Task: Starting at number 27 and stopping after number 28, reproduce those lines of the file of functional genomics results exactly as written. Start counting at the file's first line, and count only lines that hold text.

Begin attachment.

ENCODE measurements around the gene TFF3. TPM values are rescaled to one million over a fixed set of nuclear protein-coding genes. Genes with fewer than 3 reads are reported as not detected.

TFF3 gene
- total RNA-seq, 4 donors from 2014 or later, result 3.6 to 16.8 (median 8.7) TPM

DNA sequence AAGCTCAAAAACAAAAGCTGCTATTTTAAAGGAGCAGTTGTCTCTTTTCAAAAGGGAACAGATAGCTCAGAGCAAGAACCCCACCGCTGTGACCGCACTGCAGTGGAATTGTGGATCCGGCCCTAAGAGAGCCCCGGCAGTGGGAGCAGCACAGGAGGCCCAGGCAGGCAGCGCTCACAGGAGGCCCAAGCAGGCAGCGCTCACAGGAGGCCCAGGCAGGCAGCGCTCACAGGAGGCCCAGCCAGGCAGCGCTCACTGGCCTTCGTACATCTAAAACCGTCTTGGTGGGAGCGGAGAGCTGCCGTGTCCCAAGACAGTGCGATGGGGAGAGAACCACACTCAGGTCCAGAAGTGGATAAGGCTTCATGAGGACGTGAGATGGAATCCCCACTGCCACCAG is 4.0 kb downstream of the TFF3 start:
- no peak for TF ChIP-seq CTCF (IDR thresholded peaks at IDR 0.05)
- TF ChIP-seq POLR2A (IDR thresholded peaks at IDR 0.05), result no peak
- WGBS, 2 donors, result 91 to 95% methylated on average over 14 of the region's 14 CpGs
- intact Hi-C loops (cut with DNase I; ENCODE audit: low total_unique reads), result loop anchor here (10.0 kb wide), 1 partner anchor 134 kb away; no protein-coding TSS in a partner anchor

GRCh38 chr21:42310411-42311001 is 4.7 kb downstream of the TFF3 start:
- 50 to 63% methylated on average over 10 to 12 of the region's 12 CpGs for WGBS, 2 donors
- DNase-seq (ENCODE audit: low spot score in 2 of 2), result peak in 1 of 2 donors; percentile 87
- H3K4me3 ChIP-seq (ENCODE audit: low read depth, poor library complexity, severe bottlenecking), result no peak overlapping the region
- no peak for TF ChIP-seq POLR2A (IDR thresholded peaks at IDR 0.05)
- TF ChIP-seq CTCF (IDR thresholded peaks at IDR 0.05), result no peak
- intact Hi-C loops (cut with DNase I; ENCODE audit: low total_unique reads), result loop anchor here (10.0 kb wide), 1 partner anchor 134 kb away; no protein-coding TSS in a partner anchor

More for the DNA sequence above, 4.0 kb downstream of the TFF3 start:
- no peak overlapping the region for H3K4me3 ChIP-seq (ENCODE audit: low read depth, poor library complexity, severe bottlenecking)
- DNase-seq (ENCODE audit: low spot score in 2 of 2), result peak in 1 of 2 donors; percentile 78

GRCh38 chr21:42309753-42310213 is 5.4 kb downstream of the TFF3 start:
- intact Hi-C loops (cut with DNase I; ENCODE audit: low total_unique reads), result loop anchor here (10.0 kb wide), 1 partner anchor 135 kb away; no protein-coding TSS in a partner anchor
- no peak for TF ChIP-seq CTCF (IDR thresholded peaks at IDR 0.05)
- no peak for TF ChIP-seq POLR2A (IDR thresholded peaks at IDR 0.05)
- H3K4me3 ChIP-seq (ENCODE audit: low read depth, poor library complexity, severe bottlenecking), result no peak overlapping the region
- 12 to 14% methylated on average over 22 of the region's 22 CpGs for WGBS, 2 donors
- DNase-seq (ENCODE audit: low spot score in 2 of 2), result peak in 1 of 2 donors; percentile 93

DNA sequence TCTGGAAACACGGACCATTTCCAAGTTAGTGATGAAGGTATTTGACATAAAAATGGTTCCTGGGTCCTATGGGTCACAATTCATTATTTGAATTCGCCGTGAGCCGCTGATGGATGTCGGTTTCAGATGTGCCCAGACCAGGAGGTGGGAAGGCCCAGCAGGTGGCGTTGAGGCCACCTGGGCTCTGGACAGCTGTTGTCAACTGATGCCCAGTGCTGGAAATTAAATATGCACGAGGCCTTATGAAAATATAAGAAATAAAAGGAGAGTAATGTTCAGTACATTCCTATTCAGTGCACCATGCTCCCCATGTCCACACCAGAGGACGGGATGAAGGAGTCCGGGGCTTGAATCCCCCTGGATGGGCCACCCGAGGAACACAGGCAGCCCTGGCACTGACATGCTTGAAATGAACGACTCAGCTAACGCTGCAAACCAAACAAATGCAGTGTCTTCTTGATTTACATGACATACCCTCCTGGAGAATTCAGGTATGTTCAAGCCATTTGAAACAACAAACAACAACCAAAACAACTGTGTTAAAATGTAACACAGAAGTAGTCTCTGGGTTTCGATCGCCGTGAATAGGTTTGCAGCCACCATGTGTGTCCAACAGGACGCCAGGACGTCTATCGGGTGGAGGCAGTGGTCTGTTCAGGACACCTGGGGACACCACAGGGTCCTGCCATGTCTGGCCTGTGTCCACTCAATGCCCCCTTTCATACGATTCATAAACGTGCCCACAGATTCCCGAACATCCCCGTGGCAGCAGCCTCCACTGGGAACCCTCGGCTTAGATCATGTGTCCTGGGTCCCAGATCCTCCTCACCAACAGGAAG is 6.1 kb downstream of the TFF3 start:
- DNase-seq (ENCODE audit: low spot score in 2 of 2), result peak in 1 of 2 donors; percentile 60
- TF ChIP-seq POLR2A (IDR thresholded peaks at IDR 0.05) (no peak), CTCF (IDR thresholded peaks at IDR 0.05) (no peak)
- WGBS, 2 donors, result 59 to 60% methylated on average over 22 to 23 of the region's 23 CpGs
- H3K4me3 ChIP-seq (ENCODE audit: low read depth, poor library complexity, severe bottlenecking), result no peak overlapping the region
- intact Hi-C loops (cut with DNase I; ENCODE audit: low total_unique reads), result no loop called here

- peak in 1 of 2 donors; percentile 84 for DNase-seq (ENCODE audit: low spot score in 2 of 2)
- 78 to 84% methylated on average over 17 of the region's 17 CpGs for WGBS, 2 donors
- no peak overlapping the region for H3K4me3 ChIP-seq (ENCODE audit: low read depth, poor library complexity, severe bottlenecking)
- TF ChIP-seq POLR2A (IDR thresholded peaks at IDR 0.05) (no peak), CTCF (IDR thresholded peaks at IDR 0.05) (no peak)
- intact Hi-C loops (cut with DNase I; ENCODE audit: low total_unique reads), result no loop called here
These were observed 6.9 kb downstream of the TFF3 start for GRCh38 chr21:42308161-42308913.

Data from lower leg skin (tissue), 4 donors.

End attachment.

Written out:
- DNase-seq (ENCODE audit: low spot score in 2 of 2), result peak in 1 of 2 donors; percentile 60
- TF ChIP-seq POLR2A (IDR thresholded peaks at IDR 0.05) (no peak), CTCF (IDR thresholded peaks at IDR 0.05) (no peak)